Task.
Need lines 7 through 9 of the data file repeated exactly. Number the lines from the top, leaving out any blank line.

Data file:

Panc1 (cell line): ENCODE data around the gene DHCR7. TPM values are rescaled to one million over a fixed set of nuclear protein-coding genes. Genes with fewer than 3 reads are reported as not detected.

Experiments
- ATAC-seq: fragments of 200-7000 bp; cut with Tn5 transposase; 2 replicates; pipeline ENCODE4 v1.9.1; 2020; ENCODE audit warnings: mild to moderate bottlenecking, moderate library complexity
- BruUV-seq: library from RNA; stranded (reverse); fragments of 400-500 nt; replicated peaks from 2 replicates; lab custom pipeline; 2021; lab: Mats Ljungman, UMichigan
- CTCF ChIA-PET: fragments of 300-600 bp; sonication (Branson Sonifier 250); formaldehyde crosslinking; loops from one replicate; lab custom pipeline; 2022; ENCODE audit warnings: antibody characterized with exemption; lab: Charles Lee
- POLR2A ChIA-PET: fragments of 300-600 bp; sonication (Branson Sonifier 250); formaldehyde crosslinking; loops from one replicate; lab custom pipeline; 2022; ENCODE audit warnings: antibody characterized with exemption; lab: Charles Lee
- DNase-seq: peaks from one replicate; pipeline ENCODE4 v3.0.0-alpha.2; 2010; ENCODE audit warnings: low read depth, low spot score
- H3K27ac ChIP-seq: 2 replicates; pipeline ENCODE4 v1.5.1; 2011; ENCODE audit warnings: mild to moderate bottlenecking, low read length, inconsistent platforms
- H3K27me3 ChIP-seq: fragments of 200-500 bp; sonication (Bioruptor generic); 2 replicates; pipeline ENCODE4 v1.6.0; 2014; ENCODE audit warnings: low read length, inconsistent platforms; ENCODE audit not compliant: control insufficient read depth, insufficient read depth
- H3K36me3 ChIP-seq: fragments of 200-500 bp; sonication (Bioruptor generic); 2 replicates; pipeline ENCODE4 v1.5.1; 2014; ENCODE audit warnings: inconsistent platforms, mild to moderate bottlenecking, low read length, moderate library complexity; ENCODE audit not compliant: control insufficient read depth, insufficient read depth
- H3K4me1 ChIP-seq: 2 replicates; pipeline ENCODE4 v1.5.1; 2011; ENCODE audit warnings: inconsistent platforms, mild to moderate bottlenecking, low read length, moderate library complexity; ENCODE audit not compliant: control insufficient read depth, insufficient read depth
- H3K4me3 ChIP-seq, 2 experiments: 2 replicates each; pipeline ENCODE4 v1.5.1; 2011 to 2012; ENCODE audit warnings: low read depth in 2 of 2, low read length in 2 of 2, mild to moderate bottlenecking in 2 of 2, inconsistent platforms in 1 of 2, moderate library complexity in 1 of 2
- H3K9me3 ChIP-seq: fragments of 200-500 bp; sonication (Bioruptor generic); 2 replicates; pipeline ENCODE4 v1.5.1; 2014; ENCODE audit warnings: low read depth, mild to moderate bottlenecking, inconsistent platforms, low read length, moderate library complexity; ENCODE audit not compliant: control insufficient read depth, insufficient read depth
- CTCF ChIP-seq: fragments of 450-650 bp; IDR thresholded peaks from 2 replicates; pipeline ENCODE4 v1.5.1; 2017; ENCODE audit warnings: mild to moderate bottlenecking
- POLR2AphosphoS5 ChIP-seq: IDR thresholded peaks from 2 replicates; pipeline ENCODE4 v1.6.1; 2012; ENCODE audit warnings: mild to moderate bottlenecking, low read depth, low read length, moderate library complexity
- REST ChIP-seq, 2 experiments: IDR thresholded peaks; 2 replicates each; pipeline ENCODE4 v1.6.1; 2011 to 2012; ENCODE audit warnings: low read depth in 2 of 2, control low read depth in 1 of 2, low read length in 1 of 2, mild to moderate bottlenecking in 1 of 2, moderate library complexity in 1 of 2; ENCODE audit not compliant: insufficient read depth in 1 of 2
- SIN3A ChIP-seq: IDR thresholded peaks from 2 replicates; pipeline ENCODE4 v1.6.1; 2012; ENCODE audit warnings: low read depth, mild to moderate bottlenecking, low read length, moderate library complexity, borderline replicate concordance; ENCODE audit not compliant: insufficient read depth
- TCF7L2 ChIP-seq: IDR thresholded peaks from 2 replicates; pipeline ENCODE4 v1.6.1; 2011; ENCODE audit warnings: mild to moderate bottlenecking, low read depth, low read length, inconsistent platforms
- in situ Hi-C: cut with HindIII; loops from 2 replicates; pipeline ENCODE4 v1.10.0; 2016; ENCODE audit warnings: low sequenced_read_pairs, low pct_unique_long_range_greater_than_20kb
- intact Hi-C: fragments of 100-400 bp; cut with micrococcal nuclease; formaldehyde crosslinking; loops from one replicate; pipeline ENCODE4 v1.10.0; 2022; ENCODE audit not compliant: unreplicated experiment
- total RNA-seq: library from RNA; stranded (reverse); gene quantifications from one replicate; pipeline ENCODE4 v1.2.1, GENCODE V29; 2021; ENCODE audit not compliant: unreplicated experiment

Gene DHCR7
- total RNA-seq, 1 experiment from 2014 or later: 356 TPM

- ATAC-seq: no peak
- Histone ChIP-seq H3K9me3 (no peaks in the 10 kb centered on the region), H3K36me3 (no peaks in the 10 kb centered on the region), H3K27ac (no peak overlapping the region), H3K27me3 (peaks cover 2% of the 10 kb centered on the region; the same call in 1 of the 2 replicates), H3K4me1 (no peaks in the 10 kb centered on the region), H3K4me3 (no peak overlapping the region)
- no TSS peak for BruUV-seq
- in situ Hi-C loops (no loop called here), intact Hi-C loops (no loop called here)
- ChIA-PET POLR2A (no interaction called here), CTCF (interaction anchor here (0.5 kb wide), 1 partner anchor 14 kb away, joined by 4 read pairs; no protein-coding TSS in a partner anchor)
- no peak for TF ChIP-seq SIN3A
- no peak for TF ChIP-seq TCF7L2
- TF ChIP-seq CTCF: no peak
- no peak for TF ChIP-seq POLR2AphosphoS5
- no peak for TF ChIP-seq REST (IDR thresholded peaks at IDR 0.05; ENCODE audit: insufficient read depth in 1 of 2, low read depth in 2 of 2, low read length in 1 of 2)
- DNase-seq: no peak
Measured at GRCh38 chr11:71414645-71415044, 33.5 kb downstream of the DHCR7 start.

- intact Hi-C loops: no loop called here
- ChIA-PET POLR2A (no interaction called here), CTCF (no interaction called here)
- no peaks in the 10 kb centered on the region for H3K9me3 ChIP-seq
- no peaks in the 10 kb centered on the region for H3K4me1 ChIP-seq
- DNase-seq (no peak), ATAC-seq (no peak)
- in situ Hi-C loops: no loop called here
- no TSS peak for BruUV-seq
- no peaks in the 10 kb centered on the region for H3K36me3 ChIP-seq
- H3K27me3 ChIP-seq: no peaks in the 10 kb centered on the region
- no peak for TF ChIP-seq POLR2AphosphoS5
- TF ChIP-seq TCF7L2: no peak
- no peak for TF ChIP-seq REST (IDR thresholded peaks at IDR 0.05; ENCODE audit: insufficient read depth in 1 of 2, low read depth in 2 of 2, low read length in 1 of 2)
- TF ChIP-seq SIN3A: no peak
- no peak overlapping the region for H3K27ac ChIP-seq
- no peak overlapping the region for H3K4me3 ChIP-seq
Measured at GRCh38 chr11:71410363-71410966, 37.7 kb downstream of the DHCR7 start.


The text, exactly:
- DNase-seq: peaks from one replicate; pipeline ENCODE4 v3.0.0-alpha.2; 2010; ENCODE audit warnings: low read depth, low spot score
- H3K27ac ChIP-seq: 2 replicates; pipeline ENCODE4 v1.5.1; 2011; ENCODE audit warnings: mild to moderate bottlenecking, low read length, inconsistent platforms
- H3K27me3 ChIP-seq: fragments of 200-500 bp; sonication (Bioruptor generic); 2 replicates; pipeline ENCODE4 v1.6.0; 2014; ENCODE audit warnings: low read length, inconsistent platforms; ENCODE audit not compliant: control insufficient read depth, insufficient read depth